Background: Phosphorus magnetic resonance spectroscopy (31P-MRS) in vivo has been suggested recently as a possible noninvasive diagnostic test in malignant hyperthermia (MH) susceptibility. However, differences between protocols and also within subjects may have led to inconsistent MRS abnormalities reported during and after exercise. The aim of the current study was to detect discriminant abnormalities in the leg muscles using in vivo 31P-MRS during the rest period. Methods: Fourteen patients shown to be MH-susceptible and 22 patients MH-negative on the basis of in vitro caffeine/halothane contracture tests according to the European MH group protocol were compared to 36 control subjects using in vivo 31P-MRS during the rest period. A score of MRS combined abnormalities was calculated from a stepwise discriminant function analysis. Results: The MH-susceptible group had a significantly (P < 0.01) higher inorganic phosphate (Pi) to phosphocreatine (PCr) (Pi/PCr) value (0.134 ± 0.022) than either the MH- negative (0.097 ± 0.016) or the control (0.101 ± 0.017) group. The MH- susceptible group also exhibited a significantly (P < 0.01) higher phosphodiesters (PDE) to PCr (PDE/PCr) value (0.093 ± 0.056) than either the MH-negative (0.034 ± 0.021) or the control (0.029 ± 0.019) group. Combining both MRS parameters, 13 of the 14 MH-susceptible patients demonstrated abnormal MRS test results (score value < 1.65). Conversely, 21 of the 22 MH- negative patients had normal MRS results (score value ≥ 1.65). The sensitivity and specificity of this threshold value were 93 and 95%, respectively. Conclusions: This study confirms that 31P-MRS could be useful for distinguishing noninvasively between MH-susceptible and MH-negative patients if several MRS parameter are combined. Moreover, the present MRS approach appears to be more reliable and easier than that used during exercise.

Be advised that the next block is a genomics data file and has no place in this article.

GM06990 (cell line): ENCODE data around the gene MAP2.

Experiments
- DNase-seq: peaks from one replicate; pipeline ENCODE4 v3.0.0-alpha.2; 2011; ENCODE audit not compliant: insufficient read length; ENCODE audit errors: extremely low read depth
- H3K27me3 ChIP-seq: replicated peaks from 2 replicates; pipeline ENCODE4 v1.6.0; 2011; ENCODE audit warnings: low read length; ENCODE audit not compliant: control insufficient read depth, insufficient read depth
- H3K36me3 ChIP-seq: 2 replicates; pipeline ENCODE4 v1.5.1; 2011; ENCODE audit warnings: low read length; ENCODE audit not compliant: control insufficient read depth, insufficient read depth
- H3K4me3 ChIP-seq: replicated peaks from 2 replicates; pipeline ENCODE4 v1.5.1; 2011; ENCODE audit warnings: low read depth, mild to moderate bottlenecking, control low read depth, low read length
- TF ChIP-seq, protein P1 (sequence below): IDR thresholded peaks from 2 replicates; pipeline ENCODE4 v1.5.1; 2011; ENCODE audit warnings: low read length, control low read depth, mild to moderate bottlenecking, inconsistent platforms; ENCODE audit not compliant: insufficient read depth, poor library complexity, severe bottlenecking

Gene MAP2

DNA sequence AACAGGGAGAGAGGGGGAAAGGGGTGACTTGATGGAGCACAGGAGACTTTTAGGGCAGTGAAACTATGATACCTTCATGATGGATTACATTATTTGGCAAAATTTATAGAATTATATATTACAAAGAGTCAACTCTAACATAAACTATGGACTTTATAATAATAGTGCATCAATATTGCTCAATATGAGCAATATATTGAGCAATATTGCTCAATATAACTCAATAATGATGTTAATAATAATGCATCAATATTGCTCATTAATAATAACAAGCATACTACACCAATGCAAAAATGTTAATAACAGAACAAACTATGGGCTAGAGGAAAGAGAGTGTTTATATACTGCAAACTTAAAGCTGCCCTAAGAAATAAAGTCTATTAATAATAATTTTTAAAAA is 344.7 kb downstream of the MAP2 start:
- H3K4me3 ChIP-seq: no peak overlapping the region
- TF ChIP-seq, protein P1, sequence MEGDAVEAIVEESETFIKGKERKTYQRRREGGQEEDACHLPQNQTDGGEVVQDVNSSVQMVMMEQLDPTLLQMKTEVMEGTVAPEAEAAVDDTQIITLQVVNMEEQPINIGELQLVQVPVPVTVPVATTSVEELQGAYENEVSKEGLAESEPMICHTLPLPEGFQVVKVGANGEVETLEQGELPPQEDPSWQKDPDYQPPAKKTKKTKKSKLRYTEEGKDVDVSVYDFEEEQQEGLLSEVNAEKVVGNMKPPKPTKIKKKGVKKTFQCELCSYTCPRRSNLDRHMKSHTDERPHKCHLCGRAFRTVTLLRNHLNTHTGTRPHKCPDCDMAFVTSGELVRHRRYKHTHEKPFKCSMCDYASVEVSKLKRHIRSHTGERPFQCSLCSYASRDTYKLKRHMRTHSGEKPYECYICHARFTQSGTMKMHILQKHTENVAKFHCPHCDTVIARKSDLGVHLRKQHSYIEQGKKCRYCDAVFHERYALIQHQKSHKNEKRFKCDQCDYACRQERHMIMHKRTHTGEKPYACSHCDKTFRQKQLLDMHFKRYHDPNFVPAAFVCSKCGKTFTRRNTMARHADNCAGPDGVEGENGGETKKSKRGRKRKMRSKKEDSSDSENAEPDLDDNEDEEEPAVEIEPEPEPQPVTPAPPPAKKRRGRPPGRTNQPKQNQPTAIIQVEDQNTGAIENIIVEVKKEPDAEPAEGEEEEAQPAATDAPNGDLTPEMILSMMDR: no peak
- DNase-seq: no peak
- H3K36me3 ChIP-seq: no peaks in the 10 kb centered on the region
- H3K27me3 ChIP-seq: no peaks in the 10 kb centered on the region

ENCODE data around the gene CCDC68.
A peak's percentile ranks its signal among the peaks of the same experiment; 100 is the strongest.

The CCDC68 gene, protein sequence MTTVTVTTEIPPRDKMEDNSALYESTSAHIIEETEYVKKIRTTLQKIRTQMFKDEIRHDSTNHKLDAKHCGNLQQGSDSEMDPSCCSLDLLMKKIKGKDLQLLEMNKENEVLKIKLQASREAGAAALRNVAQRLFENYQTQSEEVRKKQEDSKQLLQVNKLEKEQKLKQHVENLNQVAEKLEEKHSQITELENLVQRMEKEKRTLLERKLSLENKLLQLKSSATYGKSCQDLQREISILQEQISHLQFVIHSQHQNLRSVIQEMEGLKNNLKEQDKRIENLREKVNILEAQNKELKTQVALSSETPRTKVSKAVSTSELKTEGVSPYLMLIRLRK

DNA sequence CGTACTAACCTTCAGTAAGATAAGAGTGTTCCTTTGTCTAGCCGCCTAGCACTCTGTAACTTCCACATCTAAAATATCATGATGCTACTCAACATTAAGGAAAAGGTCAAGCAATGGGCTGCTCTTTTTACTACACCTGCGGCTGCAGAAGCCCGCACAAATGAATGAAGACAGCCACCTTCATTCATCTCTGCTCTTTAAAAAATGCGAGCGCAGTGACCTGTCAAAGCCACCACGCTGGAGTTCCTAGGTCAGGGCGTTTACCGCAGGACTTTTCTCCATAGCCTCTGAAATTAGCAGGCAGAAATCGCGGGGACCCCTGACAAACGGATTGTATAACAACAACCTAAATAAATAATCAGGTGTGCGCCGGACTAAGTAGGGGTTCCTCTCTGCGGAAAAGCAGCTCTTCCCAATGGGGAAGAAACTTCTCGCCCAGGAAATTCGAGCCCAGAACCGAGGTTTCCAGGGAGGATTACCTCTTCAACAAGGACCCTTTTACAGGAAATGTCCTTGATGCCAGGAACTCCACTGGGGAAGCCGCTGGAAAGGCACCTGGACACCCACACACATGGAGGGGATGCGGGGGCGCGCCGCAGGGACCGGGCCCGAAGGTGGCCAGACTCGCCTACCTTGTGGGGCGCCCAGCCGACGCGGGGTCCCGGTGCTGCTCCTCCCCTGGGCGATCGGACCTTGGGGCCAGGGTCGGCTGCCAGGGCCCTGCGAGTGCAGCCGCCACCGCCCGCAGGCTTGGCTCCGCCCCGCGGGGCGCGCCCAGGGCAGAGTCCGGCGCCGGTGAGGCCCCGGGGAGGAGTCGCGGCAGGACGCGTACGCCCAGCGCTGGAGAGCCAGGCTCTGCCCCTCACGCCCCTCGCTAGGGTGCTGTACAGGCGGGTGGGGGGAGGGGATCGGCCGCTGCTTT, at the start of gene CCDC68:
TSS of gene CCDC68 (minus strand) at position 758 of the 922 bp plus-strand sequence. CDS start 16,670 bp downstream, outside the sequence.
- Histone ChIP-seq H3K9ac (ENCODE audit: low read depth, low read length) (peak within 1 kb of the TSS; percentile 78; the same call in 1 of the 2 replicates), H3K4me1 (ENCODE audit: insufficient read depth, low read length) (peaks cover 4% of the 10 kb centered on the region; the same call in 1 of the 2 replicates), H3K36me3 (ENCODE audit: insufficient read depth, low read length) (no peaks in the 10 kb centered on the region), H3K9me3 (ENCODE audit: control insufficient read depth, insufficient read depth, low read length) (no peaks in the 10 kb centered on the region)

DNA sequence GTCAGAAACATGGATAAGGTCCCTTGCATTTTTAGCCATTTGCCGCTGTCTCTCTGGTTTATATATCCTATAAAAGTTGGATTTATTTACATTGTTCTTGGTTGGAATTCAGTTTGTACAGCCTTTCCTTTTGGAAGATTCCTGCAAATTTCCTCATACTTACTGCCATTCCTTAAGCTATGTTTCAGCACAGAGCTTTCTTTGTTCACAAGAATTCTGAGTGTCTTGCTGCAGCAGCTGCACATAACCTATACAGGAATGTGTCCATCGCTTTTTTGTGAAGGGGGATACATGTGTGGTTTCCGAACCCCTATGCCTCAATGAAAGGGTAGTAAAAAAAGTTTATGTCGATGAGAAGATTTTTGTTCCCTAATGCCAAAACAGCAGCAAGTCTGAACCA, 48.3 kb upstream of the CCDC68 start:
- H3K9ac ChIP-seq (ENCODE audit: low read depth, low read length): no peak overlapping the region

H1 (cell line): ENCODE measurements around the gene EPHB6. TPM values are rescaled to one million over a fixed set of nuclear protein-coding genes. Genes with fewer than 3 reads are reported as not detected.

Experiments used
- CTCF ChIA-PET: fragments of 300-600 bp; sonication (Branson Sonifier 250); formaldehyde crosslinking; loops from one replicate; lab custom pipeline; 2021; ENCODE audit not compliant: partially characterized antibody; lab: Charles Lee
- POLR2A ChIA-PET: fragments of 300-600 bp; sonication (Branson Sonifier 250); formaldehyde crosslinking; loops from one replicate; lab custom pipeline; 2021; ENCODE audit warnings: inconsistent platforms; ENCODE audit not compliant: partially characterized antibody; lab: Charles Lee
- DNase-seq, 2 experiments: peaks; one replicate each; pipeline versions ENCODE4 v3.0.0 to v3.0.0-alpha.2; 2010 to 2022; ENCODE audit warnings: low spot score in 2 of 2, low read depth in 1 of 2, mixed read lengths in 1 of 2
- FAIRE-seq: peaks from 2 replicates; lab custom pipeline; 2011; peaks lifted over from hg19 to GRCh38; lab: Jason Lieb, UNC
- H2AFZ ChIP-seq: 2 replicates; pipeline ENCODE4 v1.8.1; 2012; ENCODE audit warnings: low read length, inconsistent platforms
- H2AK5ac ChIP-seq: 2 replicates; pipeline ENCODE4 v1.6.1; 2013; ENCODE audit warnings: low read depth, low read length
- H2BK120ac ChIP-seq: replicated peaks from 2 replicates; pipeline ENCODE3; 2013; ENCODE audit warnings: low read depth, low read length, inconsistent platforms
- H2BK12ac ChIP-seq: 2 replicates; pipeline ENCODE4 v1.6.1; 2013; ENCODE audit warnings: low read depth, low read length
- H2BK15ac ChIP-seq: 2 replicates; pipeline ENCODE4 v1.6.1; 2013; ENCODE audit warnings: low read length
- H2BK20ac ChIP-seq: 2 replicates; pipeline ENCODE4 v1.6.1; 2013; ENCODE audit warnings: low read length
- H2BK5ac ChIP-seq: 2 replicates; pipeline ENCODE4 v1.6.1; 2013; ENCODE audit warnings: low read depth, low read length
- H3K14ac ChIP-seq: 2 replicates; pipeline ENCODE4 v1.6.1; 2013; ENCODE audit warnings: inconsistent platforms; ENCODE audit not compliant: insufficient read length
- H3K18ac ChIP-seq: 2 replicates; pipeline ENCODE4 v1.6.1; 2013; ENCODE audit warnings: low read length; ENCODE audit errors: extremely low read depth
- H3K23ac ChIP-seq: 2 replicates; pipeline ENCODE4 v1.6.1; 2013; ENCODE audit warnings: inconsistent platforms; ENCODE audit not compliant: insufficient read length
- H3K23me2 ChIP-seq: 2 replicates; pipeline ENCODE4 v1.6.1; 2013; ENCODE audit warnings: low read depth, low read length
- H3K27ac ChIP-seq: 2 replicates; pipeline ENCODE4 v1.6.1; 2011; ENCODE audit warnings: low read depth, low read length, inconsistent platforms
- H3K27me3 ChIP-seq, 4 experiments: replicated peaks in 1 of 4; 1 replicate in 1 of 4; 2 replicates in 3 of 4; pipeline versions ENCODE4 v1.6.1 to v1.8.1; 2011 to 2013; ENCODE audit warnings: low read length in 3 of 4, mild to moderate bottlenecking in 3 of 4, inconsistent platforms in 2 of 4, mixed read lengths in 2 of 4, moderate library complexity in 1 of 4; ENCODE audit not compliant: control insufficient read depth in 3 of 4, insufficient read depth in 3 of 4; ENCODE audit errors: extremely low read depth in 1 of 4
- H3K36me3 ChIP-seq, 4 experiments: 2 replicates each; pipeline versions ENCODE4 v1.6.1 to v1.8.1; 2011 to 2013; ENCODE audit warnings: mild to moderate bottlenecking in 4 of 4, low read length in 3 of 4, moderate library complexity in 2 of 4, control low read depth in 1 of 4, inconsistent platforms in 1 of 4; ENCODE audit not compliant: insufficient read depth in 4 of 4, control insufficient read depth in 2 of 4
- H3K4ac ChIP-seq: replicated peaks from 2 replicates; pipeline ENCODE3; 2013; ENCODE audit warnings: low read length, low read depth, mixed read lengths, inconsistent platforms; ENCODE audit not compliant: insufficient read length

- Malignant hyperthermia: diagnosis of susceptibility; muscular metabolism
- Measurement technique: phosphorus magnetic resonance; spectroscopy
ASJC Scopus subject areas
- Anesthesiology and Pain Medicine